Dress Decoding Falmouth Academy: New Year Brings Changes to FA Dress Code


From left to right, Piper Augat ’22, Lucca MacDonald ’21, and Justine Clement ’21 all demonstrate the changes in this year’s dress code

Ursula Junker, Independent Writer

It feels like everything is different this school year, and dresscode is no exception.When  students returned to the campus this fall, many dreaded leaving behind cozy Zoom-school attire. But FA cushioned the blow by changing its dress code in small but significant ways.

The only actual difference in dress code is that this year, sweatpants and athletic wear are allowed during the school day since we can’t use locker rooms to change for gym or sports. But broadly, the dress code this year seems generally more casual. If it even exists. 

“I just think that there’s already so many restrictions on you all, that I think the enforcement has relaxed a little bit,” said Mr. Mike Earley, Assistant Head for Student Life. “We’re not looking for problems, you know? If we see it, we address it… I think the kids look professional enough for school in general, so we haven’t had a lot of problems yet.” Mr. Earley said the faculty has dress coded very few students this school year.

 The FA dress code states, “Know where you are. You are at a place of work.” So have the changes in dress code made FA less of a productive learning environment? 

“No,” said Mr. Early. He was in agreement with every one of the students and teachers that I spoke with. 

Many students don’t strictly follow the technicalities of the dress code. “Nothing I have seen anyone wear to school this year has been unreasonable,” Sadie Leveque ‘23 told me, adding, “I broke [dress code] yesterday. I wore a very short shirt.” She clarified, “It wasn’t that short, but there was at least a solid inch of abdomen exposed.” She has never been dress coded for any of her past transgressions.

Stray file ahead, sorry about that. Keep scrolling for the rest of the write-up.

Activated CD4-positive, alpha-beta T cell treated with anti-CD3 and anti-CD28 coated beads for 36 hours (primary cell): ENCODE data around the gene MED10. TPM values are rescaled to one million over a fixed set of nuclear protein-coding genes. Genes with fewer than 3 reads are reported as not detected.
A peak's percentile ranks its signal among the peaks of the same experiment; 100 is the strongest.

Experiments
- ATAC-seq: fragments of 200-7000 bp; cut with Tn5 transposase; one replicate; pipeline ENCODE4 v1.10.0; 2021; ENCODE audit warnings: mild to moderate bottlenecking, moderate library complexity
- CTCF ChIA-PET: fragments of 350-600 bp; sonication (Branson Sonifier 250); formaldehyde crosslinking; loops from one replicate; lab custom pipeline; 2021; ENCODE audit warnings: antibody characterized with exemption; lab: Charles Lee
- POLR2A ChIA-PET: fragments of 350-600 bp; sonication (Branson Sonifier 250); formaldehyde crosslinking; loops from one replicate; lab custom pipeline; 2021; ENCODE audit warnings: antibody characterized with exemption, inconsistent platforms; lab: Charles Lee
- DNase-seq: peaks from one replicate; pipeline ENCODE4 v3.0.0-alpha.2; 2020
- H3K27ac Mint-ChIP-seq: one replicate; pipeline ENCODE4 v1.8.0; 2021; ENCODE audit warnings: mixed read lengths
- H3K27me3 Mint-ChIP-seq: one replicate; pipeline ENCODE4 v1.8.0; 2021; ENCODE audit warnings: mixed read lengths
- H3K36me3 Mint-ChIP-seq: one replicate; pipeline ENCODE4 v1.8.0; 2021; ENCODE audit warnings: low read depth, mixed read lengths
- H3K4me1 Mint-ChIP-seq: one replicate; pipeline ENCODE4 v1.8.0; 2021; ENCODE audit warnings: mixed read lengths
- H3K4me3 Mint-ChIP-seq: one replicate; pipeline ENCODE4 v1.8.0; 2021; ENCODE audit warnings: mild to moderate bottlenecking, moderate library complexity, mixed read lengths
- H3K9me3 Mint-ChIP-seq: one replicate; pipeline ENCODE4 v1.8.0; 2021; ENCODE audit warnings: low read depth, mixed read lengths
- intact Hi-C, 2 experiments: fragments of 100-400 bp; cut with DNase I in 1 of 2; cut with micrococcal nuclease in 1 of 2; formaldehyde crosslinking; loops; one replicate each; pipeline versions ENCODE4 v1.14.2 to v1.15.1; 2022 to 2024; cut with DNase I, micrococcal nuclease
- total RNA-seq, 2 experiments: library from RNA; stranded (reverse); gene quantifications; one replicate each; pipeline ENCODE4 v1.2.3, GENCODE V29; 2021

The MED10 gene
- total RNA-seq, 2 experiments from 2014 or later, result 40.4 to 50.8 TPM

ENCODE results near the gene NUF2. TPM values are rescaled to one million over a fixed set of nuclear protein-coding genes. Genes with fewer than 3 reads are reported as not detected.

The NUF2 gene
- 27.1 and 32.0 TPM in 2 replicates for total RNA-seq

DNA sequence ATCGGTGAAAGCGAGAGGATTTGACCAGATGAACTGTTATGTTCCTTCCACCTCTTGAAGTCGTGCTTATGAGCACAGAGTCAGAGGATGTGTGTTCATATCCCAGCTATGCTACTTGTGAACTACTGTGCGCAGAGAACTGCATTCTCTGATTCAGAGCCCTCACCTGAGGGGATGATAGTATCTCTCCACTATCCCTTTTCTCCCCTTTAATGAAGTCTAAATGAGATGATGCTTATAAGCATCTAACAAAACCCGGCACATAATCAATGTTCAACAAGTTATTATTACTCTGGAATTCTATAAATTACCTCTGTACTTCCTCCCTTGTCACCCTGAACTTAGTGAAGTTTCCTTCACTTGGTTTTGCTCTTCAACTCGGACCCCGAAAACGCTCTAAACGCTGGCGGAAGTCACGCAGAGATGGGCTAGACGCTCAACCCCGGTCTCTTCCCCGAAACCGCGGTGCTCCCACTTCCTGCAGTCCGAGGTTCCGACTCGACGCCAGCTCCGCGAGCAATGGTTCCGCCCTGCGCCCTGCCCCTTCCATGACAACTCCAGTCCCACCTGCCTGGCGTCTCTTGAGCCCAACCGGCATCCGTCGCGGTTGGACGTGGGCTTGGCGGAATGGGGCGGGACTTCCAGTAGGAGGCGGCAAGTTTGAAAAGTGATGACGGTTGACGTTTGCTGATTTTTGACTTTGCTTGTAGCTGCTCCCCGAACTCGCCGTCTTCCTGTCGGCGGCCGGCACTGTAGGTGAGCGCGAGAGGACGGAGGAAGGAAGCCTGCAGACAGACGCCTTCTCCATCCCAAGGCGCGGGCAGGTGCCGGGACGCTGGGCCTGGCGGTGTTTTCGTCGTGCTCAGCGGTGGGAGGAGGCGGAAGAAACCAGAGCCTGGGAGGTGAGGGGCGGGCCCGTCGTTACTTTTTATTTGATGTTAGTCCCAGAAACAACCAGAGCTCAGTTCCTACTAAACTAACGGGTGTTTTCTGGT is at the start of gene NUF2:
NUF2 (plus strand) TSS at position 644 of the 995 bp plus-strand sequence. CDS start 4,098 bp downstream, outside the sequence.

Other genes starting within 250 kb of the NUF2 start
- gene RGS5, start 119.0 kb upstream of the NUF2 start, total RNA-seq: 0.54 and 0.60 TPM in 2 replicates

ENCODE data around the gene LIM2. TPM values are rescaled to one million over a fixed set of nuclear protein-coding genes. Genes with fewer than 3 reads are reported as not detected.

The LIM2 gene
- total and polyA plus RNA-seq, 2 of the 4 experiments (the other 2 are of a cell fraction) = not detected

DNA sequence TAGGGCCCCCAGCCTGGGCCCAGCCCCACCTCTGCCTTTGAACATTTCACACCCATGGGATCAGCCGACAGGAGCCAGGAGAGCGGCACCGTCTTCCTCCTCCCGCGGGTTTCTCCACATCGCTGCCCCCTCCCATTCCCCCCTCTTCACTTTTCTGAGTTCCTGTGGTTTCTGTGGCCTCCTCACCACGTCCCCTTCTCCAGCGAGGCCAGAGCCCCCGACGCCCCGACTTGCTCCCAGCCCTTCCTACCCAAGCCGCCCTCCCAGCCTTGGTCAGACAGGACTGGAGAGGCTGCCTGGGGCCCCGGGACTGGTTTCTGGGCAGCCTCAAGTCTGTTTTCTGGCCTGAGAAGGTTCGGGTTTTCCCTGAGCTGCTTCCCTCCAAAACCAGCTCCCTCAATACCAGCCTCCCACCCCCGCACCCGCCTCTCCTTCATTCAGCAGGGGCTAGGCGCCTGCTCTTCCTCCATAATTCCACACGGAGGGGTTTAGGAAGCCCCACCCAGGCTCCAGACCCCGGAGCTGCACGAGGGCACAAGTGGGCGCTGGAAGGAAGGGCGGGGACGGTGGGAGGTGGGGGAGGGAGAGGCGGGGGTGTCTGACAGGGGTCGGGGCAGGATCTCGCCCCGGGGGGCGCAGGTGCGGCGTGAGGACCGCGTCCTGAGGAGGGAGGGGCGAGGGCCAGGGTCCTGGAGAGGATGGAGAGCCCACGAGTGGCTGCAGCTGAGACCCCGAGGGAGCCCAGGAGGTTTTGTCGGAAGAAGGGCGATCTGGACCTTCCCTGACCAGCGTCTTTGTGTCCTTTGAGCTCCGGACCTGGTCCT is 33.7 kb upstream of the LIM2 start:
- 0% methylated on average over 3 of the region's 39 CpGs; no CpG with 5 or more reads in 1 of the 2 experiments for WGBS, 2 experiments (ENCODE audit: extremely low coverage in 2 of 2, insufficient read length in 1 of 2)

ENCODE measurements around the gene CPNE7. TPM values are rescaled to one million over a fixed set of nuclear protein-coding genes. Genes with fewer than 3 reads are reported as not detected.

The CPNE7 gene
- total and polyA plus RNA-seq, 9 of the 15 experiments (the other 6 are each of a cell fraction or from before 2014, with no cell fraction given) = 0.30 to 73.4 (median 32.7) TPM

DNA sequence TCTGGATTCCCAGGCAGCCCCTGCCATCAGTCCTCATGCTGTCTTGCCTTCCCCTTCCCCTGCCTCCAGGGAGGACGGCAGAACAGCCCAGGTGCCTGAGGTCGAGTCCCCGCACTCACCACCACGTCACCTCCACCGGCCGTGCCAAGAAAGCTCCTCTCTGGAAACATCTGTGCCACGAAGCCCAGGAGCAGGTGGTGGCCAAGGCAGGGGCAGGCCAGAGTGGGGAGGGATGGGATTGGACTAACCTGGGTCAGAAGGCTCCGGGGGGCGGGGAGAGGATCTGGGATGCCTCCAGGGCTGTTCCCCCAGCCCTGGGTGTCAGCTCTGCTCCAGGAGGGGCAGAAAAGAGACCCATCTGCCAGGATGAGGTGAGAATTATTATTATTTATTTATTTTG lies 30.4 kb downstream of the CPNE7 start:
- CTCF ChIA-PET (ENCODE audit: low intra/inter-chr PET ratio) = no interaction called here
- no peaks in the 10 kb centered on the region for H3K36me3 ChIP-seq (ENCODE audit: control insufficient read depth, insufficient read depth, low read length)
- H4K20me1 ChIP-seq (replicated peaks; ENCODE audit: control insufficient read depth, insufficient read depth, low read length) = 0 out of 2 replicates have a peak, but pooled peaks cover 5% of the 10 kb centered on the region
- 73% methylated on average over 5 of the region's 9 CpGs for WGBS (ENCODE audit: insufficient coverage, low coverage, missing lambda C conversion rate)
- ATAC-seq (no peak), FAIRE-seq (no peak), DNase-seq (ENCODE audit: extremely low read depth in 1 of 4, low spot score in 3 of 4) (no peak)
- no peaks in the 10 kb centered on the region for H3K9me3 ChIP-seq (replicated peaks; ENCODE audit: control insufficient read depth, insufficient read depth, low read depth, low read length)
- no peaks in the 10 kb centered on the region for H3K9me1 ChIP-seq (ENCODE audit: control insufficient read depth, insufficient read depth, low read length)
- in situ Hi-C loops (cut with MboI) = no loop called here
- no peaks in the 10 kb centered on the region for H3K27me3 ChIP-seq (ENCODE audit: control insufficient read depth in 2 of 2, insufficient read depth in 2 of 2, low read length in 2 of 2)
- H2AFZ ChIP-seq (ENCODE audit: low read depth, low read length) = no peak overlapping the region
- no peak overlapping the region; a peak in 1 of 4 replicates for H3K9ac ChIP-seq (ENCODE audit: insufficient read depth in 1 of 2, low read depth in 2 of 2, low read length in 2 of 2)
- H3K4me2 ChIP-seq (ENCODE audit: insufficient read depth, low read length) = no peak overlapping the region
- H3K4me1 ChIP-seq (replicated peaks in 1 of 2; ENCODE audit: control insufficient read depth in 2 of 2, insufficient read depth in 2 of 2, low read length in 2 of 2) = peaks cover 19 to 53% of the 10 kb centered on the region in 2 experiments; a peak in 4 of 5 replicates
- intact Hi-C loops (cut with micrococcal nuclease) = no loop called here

“I wear [hats] all the time, and no teacher comments about it,” said her classmate Ned Heywood.

These three students replied with a categorical “no” when asked if they saw a reason to follow the dress code. 

“I follow dress code because I myself want to look professional every day and if I look professional I know that I will challenge myself and work harder,” said Abby Neubert ‘22, offering a different perspective than her fellow students. “My personal opinion is just that I dress well because it propels me to do better.” 

There is some confusion about the practical application of these new, relaxed standards. 

In a conversation with several tenth grade students, Mr. Early stated that shirts with words or pictures are allowed, “as long as there’s nothing offensive,” although the student handbook only allows “dress t-shirts with no images or graphics.” The Handbook further stipulates that “Sweatshirts are acceptable if they have no images, graphics, or logos at all or they have Falmouth Academy or the name of a college or university on them.”  

 “I personally did not know that there were a lot of changes to the dress code,” said Maria MacDonald ‘23. “So I could wear leggings and a non-college sweatshirt tomorrow, and I wouldn’t get dress coded?” 

“I like this year’s dress code a lot,” agreed Matthew Coggins ‘23. “We just need to work on the hats and we’ll be 100%. Just legalize everything that’s not offensive, and you will have a much happier student body.”

Has the pandemic permanently changed our idea of school clothes? Opinions were divided on whether or not the dress code will ever go back to how it was last year.

 “I think they might put the dress code back to normal and kind of try to enforce it but nobody will follow it, and so they’ll just give up,” Sadie said. 

“I would say that we’ll go back a little bit,” Ms. Nelson said, “but I think it’ll be much more gender neutral, maybe not quite as casual.”

“After COVID? Yes,” said Abby, when asked if the dress code will return to normal. 

“I sure hope not, but I think that it will, because people will be a lot less sympathetic towards us,” remarked Matthew. “I think they’ll go straight back to normal, no mercy, classic Falmouth Academy.”